After, Fourteen worries about those who have died because of the madness, but Fifteen reminds him he can’t save everyone. “I got you,” he says, hugging the other Doctor and kissing his forehead. “It’s okay.” It’s as Fourteen shows Fifteen the TARDIS that the question of what this means comes up. “You’re thin as a pin,” Fifteen points out. “You’re running on fumes.” And it’s not just post-bi-generation. “It’s more than that,” he continues. “Our whole lifetime, that Doctor that first met the Toymaker never, ever stopped. Put on trial. Exiled. Key to Time. All the devastation of Logopolis.” Adric. “River Song.  All the people we lost. Sarah Jane has gone. Can you believe that for a second?” They loved her. “And Rose,” Fifteen continues. “But the Time War, Pandorica, Mavic Chen. We fought the Gods of Ragnarok, and we didn’t stop for a second to say, ‘What the hell?’” As Fourteen sees it, “you’re fine,” but Fifteen argues, “I’m fine because you fix yourself. We’re Time Lords, we’re doing rehab out of order.” (We already like him.)

Donna is the one to tell Fourteen he needs to stop. When he flew off in the TARDIS on her, she stayed in one place and lived. “Would drive me mad,” Fourteen says. “It does,” Donna agrees, “but you keep on going. and that’s the adventure. The one adventure you’ve never had because I’ve worked out what happened: You changed your face and then you found me. Do you know why? To come home,” while Fifteen flies off. And they even both have a TARDIS — the wheelchair ramp suggests we’ll see Shirley again — since they won the game and get a prize and there’s just enough left of the Toymaker’s domain in the air. (“I’m so sorry,” Fifteen tells the TARDIS after hitting her to duplicate her.)

Before Fifteen can fly off in the TARDIS with the jukebox, Fourteen makes sure to say goodbye. “Now, if you don’t mind, there is a great big universe out there calling, and I’ve gotta get going. So off you pop, old man,” Fifteen says, though Fourteen and Donna point out he’s technically older since he came after. And with that, one Doctor flies off to “everywhere” and the other…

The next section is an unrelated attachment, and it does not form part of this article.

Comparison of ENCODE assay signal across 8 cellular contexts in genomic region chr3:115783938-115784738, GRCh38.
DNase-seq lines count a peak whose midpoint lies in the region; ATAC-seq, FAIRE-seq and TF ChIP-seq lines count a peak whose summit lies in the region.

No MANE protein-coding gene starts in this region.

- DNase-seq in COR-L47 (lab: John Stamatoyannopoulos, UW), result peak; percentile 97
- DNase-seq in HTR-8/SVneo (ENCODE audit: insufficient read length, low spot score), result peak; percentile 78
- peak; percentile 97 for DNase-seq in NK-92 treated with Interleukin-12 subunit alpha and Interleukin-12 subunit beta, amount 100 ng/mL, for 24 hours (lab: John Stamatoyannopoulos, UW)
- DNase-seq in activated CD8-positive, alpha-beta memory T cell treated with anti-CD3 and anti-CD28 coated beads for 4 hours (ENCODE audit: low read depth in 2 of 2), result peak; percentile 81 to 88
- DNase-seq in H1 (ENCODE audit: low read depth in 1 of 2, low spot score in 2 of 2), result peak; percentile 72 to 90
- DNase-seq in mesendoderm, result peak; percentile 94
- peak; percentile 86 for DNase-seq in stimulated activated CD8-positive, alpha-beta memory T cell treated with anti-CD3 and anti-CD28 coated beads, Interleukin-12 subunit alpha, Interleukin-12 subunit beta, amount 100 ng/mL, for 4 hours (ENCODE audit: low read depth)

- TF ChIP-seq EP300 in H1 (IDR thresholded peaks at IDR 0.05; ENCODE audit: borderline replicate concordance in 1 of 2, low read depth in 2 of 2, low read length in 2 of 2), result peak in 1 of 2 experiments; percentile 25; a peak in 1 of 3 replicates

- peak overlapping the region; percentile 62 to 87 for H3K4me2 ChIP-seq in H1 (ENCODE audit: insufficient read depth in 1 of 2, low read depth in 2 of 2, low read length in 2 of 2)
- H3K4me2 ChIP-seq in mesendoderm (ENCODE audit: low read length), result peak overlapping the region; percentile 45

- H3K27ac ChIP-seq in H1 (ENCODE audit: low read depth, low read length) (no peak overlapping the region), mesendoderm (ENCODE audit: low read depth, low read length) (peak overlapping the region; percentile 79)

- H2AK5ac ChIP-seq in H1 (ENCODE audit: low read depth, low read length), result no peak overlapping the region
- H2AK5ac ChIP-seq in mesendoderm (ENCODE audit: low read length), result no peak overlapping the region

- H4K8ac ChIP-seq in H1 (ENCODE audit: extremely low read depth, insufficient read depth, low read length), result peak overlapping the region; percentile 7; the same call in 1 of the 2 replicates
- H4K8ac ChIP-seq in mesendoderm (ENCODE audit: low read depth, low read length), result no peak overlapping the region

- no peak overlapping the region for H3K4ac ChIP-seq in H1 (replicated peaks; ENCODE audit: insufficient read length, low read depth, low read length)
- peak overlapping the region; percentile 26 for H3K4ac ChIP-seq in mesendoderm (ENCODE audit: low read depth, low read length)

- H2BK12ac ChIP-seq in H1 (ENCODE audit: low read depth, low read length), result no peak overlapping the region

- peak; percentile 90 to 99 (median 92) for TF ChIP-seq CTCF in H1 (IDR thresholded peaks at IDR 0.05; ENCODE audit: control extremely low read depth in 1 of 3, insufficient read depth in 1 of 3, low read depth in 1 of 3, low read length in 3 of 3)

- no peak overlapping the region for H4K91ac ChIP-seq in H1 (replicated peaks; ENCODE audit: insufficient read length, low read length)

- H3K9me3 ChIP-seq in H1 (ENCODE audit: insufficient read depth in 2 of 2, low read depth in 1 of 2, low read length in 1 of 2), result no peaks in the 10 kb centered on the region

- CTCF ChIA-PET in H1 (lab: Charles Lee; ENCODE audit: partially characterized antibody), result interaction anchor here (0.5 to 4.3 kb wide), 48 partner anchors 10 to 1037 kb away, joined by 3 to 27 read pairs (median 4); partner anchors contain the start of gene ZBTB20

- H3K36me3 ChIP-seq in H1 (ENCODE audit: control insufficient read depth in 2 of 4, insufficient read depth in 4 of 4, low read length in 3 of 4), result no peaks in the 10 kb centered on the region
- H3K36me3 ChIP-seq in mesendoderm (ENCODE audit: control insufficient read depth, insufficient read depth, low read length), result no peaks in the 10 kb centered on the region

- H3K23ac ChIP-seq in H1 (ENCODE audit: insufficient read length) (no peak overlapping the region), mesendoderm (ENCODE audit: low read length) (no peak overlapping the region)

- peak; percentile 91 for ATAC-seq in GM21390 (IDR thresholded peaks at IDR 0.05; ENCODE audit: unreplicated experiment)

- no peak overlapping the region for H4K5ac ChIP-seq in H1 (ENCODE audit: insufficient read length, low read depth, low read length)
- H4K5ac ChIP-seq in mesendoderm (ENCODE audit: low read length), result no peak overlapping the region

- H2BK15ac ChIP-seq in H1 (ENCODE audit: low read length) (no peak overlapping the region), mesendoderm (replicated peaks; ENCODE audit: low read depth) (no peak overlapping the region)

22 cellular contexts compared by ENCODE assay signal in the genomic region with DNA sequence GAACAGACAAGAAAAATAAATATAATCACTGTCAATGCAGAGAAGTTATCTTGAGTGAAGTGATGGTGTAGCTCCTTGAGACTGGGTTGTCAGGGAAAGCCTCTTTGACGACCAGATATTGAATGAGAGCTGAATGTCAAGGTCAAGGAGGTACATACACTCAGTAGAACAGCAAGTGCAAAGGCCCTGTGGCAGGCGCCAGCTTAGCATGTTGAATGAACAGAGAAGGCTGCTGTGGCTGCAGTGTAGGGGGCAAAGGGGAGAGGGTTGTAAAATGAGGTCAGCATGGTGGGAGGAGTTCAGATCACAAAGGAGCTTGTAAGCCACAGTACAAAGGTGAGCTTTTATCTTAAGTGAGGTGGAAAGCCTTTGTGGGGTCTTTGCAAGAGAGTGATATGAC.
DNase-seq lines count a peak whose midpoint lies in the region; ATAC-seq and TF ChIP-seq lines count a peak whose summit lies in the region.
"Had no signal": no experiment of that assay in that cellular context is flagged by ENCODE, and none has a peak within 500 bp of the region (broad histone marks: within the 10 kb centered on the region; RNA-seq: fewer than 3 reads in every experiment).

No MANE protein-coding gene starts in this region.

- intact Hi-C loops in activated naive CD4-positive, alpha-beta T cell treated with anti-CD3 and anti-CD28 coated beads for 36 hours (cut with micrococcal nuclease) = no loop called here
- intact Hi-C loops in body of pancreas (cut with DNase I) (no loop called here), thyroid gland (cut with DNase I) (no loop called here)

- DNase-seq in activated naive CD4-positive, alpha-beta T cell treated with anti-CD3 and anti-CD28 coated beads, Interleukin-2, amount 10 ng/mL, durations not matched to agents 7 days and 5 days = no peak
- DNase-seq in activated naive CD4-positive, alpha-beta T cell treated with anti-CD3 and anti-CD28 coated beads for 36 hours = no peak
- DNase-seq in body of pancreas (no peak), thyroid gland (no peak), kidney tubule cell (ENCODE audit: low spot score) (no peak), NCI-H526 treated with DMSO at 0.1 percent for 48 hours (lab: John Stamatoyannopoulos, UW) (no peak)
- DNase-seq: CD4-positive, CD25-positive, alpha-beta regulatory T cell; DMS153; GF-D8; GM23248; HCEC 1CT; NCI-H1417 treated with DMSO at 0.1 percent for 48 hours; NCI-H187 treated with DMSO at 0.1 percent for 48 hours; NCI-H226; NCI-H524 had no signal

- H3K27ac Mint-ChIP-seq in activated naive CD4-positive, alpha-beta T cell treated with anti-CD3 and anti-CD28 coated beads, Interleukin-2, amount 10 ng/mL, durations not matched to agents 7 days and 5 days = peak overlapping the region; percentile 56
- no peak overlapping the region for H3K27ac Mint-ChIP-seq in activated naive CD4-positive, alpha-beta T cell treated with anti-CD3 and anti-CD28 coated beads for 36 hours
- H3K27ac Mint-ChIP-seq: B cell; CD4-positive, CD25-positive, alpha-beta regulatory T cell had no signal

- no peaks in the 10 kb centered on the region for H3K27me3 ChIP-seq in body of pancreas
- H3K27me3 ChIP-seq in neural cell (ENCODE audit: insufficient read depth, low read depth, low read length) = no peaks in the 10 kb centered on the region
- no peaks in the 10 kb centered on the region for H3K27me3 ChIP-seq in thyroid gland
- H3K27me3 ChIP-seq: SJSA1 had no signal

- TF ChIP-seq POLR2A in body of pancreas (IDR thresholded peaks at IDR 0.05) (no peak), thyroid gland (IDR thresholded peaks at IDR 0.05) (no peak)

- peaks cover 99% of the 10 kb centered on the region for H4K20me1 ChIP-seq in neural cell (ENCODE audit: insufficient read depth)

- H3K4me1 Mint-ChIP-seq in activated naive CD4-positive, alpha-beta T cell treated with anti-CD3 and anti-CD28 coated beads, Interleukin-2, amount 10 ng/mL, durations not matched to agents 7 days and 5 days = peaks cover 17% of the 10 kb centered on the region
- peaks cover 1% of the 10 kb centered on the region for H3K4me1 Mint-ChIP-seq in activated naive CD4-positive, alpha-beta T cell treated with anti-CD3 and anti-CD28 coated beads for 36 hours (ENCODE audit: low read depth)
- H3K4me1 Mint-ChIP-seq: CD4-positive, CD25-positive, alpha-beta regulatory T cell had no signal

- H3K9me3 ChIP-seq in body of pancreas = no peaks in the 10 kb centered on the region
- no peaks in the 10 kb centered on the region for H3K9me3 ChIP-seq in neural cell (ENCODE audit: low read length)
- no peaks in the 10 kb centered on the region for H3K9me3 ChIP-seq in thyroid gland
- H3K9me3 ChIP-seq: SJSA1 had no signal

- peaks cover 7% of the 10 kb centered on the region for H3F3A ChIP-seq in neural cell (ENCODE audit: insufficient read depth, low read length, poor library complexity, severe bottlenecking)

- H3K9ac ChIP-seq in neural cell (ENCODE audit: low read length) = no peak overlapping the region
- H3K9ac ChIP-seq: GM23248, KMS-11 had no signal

Gets a family. Fourteen joins Donna and her family for lunch, the TARDIS parked in the backyard. And despite Donna trying to keep them grounded, yes, he and Rose have snuck off on at least one adventure. After all, he can’t turn down his favorite niece. (Donna’s his best friend, Shaun’s his brother-in-law, Sylvia is the evil stepmother, Mel’s the mad aunt, and grandad Wilf is off shooting moles.) Donna reminds the Doctor he doesn’t have to stay forever, but, “funny thing is I fought all those battles for all those years, and now I know what for: this,” he says. “I’ve never been so happy in my life.”

And with that, we’ve (sort of) said goodbye to another of David Tennant’s Doctors, though thanks to the bi-generation twist, Doctor Who can bring him back as Fourteen at any time. (There is, of course, the question of what would happen if Fourteen died. Would he regenerate into Fifteen? Bi-regenerate again? Die for good? Never die or regenerate? But we’ll leave that alone for now.) And now, we get to enjoy Ncuti Gatwa’s Fifteen, starting with Christmas…

Doctor Who, 2023 Christmas Special, Monday, December 25, Disney+